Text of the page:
SALT LAKE CITY — Utah Lt. Gov. Greg Bell announced Monday that he is stepping down, citing the need to earn more money to meet some financial obligations and plan for retirement.
"The Great Recession was not kind to those of us in real estate. I came out with some liabilities," he said.
Bell, who turns 65 next month, said he has an outstanding loan on property he anticipated selling but hasn't been able to do so. He said it came to the point that he has to take care of it and plan for the future.
"I need to make some money," said Bell, whose office pays $105,000 a year.
Bell, a real estate and finance lawyer, has served as lieutenant governor since September 2009. Gov. Gary Herbert named him to the post after Herbert replaced Gov. Jon Huntsman Jr., who resigned to become ambassador to China.
Herbert said he has valued Bell's loyalty as his partner and friend, and his resignation leaves a large hole in the administration.
"He is a true statesman, a man of principle, integrity and resolve. And he has been key to our ongoing success, particularly on the education front," he said.
Bell also has been heavily involved in planning the state budget and health care issues.
"I'm a citizen politician. I've never viewed politics as a career," said Bell, whose public service has spanned 23 years. He previously served on the Farmington City Council and in the Utah Senate.
Herbert said he has a short list of successors in mind, but is not ready to make a choice. Bell said he gave the governor his own list of 10 or 12 names. The state Senate must confirm the nominee.
Speculation among Republicans has already begun. Names include Utah House Speaker Becky Lockhart, R-Provo, former state Sen. Dan Liljenquist, general counsel for the attorney general's office and former Utah National Guard head Brian Tarbet.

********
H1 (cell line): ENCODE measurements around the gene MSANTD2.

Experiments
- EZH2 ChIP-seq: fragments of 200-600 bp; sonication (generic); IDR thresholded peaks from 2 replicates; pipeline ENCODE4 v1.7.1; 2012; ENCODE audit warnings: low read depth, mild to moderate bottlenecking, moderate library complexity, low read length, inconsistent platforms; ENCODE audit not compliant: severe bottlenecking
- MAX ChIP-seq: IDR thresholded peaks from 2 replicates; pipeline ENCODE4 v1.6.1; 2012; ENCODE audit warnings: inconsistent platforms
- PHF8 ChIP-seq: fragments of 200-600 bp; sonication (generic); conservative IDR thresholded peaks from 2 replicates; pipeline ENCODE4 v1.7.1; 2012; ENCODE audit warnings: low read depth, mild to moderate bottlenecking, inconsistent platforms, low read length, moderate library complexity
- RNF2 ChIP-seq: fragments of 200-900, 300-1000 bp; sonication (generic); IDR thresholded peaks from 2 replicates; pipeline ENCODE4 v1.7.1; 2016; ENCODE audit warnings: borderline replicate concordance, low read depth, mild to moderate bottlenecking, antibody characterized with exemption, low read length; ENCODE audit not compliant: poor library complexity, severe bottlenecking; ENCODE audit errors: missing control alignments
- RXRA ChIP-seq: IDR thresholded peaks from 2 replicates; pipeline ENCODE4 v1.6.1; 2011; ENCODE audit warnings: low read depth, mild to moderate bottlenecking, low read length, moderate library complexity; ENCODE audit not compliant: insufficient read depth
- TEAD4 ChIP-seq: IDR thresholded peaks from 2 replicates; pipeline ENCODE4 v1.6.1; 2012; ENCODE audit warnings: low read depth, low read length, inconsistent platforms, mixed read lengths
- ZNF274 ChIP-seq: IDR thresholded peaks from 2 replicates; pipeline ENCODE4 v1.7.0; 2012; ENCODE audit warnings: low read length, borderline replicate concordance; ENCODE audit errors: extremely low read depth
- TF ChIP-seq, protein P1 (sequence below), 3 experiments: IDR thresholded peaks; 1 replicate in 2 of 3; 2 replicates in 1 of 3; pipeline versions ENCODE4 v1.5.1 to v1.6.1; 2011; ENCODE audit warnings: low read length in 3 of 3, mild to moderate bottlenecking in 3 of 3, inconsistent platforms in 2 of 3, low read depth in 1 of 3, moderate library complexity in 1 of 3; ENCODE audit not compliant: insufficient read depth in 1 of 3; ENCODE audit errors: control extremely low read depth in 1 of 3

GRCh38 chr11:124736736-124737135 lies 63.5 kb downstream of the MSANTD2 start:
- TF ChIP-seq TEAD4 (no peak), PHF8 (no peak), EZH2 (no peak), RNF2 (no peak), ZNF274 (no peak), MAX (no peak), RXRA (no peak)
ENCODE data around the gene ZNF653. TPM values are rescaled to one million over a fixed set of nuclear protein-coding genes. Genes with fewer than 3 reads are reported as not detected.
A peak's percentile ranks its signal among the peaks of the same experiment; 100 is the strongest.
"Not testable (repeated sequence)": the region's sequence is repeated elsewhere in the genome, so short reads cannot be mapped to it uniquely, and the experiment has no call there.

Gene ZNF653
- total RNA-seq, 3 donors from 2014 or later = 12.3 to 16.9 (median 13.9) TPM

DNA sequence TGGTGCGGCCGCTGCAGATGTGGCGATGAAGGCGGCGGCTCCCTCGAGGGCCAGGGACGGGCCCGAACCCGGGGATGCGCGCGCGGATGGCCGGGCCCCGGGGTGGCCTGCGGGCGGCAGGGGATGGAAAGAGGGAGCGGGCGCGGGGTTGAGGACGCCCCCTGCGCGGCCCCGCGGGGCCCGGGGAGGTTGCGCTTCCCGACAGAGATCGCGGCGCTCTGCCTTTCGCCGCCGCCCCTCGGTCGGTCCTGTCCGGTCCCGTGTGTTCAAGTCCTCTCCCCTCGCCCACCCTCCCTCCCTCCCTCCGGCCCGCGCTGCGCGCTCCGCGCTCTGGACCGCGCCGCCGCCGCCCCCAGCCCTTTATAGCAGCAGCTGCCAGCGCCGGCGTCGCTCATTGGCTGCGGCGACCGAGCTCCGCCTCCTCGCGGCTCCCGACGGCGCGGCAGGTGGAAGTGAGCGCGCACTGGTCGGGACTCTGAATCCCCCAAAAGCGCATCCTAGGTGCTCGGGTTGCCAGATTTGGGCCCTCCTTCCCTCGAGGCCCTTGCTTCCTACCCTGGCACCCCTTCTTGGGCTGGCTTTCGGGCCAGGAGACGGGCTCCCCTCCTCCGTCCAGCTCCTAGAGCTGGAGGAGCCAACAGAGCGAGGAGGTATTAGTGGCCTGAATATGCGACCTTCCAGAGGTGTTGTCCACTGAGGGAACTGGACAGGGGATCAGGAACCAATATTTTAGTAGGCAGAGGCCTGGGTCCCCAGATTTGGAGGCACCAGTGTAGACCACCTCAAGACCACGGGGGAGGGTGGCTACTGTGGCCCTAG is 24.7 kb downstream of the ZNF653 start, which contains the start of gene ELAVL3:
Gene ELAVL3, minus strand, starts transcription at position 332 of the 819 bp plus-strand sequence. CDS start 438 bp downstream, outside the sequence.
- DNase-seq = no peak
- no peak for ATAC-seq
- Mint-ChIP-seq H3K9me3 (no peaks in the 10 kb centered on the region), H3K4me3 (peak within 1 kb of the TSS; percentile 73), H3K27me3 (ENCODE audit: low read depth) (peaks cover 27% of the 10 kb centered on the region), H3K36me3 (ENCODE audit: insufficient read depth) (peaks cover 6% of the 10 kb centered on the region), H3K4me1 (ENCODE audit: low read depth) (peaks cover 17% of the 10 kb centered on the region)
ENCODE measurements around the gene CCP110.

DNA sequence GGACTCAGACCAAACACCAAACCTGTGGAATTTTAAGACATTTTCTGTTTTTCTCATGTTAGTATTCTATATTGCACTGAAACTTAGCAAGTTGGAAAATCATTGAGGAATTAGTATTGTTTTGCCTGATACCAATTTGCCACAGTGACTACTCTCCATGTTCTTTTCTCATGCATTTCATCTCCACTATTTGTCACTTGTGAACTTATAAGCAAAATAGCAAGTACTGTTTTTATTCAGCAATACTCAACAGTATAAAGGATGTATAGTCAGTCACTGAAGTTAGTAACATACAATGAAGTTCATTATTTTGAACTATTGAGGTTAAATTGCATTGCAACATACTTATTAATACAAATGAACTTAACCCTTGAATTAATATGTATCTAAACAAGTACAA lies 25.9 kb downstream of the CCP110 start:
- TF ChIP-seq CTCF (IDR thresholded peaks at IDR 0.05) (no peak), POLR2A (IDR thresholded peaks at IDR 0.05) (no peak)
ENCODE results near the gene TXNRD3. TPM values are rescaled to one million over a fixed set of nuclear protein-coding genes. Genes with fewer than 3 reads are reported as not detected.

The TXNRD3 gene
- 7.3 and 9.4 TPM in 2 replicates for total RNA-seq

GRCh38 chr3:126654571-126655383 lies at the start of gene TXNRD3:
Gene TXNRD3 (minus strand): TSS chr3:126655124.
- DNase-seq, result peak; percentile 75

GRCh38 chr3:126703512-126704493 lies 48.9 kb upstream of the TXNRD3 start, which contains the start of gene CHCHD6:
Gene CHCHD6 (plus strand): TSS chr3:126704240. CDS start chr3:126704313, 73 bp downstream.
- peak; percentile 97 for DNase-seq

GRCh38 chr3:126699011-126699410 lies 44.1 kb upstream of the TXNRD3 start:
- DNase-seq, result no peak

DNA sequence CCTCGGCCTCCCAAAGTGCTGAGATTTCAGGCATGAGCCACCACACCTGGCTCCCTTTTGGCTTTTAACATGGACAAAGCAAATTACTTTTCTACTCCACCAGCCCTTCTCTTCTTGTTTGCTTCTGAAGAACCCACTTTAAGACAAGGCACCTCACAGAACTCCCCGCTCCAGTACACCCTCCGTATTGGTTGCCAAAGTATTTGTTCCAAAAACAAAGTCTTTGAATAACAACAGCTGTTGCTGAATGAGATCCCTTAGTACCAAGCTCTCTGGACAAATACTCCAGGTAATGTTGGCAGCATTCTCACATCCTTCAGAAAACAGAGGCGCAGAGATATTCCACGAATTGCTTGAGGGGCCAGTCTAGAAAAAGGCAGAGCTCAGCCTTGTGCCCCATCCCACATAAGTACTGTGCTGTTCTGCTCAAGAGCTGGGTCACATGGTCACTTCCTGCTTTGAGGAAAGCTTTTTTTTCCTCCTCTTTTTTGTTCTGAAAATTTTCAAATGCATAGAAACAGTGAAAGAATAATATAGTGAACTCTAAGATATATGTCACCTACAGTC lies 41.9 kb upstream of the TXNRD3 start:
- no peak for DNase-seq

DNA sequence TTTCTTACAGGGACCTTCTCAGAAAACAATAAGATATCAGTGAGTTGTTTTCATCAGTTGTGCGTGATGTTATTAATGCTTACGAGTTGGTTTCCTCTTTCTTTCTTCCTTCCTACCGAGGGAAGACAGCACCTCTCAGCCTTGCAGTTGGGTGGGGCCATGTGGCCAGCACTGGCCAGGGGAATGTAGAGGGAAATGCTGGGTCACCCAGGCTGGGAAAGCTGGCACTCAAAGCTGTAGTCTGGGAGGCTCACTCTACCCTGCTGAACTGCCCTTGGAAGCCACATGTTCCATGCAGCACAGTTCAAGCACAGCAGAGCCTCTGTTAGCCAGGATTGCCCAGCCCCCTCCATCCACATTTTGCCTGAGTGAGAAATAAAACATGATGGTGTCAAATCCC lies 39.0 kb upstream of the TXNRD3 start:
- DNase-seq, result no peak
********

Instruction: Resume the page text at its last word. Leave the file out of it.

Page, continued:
Four years ago, Herbert's short list included state Sen. Stuart Adams, R-Layton, Salt Lake County Commissioner Michael Jensen and Natalie Gochnour, associate dean of the University of Utah business school.
A moderate Republican, legislative colleagues viewed Bell as level-headed and willing to reach across the political aisle.
"We are sad to lose one of the lone voices of reason and moderation in Utah’s state government, as well as an ally and champion in the fight for quality public education at a time when there is so much work still to do for our schools and our children," said Utah Democratic Party Chairman Jim Dabakis, who also serves as a state senator.
Bell escaped media attention for most of his four years as lieutenant governor, though a complaint that he meddled in a state Division of Family Services matter led to scrutiny earlier this year.
Davis County investigators and the FBI looked into whether Bell commissioned an audit to interfere in a child welfare case allegedly involving the daughter of one of Bell's friends. A family complained that Bell abused government power and taxpayer money when he asked for the review.
Last month, Davis County Attorney Troy Rawlings cleared Bell of any wrongdoing.
Bell reiterated he did nothing wrong and that the recent controversy was not factor in his resignation.
"It's the scrutiny you bear as a public official, but I was not concerned about it and it did not drive this decision," he said.
Bell said he does not have a job offer and has not looked for work.
"I've got to dust off a résumé," he said.
Bell said he and Herbert get along "famously" and that he enjoyed every minute as lieutenant governor.
"We are very close. We work closely together. It's hard for me to leave that association," he said. "It's simply time to take care of my family's long-term financial needs."
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